Financial planning is about a lot more than sitting down with an adviser, putting a plan in motion, and leaving it to run in the background.

When you work with a financial planner, you’re engaging the services of a lifelong companion who will be there with you throughout everything you’re experiencing, providing guidance and support along the way.

This is all the more important in those life transitions when everything can seem uncertain and is changing fast.

Here are 10 important life events when it’s worth having a chat with your planner.

1. Moving home

Whether you’re getting your feet on that first rung of the property ladder, or you’re looking for your dream home to retire in, you’re likely to move from one home to another at least once in your lifetime.

Your planner can provide support throughout this entire process, guiding you through everything from mortgages to Stamp Duty.

They’ll also support you through the emotional side of moving, helping you to work out the right decision for you based on your needs, wants, and desires.

2. Getting married or forming a civil partnership

Marriage is a huge life step and is also a financially influential one.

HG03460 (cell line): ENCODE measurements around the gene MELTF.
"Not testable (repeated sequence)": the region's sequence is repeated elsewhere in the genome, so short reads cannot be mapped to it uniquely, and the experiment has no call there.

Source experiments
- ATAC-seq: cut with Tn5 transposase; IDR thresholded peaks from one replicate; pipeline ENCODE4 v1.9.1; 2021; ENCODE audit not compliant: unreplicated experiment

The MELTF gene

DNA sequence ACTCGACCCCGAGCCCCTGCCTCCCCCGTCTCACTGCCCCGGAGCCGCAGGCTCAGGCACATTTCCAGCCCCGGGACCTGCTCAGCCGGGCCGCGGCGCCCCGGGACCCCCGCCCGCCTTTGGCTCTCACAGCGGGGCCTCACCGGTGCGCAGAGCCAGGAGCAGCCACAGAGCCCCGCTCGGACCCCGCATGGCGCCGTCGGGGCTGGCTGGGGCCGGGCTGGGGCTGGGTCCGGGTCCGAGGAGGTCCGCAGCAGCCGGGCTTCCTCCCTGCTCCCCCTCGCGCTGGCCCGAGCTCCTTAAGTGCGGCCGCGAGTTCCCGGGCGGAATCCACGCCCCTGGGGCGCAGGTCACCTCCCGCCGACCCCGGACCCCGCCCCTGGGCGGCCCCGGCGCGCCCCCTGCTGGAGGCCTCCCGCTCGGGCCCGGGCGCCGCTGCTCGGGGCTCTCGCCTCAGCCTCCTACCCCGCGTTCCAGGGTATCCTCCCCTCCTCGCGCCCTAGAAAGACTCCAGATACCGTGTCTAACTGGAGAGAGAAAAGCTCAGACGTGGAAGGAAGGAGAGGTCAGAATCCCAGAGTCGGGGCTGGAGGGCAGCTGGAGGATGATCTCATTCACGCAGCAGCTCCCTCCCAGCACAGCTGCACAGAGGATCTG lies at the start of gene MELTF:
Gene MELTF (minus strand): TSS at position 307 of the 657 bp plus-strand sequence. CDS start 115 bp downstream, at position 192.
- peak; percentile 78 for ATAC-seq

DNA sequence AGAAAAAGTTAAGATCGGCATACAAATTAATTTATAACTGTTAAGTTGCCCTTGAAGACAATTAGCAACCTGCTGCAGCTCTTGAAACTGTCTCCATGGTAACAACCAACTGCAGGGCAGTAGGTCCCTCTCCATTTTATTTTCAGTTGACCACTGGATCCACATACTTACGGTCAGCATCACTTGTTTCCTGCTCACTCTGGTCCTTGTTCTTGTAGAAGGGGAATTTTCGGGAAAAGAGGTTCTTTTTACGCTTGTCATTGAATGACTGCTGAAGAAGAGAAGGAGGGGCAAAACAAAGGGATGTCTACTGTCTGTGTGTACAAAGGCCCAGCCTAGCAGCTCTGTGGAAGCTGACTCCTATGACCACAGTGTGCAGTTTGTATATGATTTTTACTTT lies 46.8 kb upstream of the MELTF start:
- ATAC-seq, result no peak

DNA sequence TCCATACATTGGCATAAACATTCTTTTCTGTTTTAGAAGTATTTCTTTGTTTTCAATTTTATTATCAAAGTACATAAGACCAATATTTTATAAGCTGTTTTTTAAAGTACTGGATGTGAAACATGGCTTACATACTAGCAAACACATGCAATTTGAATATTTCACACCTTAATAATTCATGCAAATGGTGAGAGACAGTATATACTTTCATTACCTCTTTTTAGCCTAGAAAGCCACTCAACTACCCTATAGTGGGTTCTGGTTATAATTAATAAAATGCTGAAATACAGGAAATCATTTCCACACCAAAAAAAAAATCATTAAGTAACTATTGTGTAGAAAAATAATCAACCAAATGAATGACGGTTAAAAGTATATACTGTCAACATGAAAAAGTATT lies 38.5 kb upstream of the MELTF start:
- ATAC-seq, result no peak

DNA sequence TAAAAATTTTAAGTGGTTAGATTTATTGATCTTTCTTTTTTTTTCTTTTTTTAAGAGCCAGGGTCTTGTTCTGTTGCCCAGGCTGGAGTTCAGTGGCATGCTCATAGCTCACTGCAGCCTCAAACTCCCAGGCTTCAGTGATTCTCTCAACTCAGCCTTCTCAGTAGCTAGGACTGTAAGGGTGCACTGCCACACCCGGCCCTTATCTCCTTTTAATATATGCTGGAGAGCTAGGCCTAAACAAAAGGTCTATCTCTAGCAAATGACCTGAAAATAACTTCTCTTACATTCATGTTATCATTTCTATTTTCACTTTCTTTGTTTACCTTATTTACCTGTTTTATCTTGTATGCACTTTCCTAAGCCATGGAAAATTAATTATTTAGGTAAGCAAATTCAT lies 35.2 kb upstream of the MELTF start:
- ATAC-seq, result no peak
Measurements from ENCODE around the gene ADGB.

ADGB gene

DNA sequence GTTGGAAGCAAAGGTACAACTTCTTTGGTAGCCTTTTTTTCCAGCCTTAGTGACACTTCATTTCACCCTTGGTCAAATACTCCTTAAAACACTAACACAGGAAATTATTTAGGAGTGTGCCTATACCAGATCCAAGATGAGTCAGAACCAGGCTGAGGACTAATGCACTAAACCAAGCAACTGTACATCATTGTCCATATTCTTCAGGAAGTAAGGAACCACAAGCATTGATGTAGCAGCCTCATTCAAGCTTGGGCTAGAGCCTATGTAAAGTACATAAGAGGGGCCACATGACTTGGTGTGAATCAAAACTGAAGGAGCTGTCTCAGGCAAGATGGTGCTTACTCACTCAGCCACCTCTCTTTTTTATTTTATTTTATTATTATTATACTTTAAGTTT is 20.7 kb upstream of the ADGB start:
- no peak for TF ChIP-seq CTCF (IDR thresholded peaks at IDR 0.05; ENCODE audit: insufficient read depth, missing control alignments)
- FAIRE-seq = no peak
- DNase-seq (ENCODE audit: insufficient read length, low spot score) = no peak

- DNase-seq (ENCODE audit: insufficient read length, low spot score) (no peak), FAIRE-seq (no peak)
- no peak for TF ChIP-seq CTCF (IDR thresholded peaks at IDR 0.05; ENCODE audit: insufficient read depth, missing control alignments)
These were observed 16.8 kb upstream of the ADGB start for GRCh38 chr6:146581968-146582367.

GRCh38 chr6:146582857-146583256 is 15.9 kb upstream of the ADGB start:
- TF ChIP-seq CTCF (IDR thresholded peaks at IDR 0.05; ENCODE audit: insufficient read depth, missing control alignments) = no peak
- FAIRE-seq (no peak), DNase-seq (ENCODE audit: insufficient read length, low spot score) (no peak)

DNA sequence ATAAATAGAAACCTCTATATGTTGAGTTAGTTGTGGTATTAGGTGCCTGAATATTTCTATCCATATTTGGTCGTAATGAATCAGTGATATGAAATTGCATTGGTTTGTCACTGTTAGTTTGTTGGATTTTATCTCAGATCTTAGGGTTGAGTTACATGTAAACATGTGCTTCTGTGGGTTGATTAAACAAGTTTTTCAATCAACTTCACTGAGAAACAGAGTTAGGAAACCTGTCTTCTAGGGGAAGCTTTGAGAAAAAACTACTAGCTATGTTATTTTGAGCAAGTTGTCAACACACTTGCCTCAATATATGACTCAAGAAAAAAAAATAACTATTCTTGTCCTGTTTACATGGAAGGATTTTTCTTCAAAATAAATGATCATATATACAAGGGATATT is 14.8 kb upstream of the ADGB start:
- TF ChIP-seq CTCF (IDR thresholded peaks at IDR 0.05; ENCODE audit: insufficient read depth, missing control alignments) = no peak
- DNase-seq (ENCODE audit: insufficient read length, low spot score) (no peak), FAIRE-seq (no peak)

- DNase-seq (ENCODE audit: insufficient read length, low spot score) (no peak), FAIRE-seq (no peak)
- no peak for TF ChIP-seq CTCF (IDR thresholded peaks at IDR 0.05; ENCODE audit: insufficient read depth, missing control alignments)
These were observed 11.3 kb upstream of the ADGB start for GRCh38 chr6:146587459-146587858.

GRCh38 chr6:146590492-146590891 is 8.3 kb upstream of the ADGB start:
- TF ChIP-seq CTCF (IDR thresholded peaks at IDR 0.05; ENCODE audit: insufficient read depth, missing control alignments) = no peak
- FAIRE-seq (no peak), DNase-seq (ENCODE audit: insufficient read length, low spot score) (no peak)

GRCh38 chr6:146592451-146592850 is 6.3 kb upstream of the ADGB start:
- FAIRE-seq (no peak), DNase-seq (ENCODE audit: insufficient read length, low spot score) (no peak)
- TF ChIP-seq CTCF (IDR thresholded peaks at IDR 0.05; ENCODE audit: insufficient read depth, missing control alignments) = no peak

Firstly, there’s the costs of your actual wedding day, which averages nearly £32,000 according to MoneyHelper.

Then, there are the wider financial implications of getting married, namely that you’re now managing your money with your spouse.

A planner can help you throughout this process, helping you to balance the books on the costs of your wedding as well as planning for your financial future together.

3. Having a child

Having children is a rewarding life experience, but it’s also notorious for being one of the most expensive things to do.

According to the Child Poverty Action Group, the average cost of raising a child from birth to age 18 in 2020 was more than £71,000 for couples and nearly £98,000 for single parents.

Your planner can help you to work out how you can afford to have children, finding strategies that make the numbers add up.

Additionally, they can also help you to design a saving or investing plan for your child’s future, so that you’ll be able to provide them with a nest egg later down the line.

4. Changing or starting a new job

Starting a new job is another decision with both emotional and financial elements that a planner can support you with.

They’ll help you to consider whether changing jobs is the right choice for you in a particular moment from a financial perspective.

If you do decide to pursue a new job, your planner can also find the strategies that ensure you and your family will always have enough to live on.

This extends to business owners, with planners being able to help you to run your business in the most cost-effective way for you.

5. Receiving an inheritance

At some point in your life, you’ll unfortunately lose someone close to you. At that time, you may find yourself in line to inherit part of their wealth.

Receiving an inheritance is a tricky moment, as it involves dealing with the emotions of losing someone while also being handed what can feel like an enormous financial burden.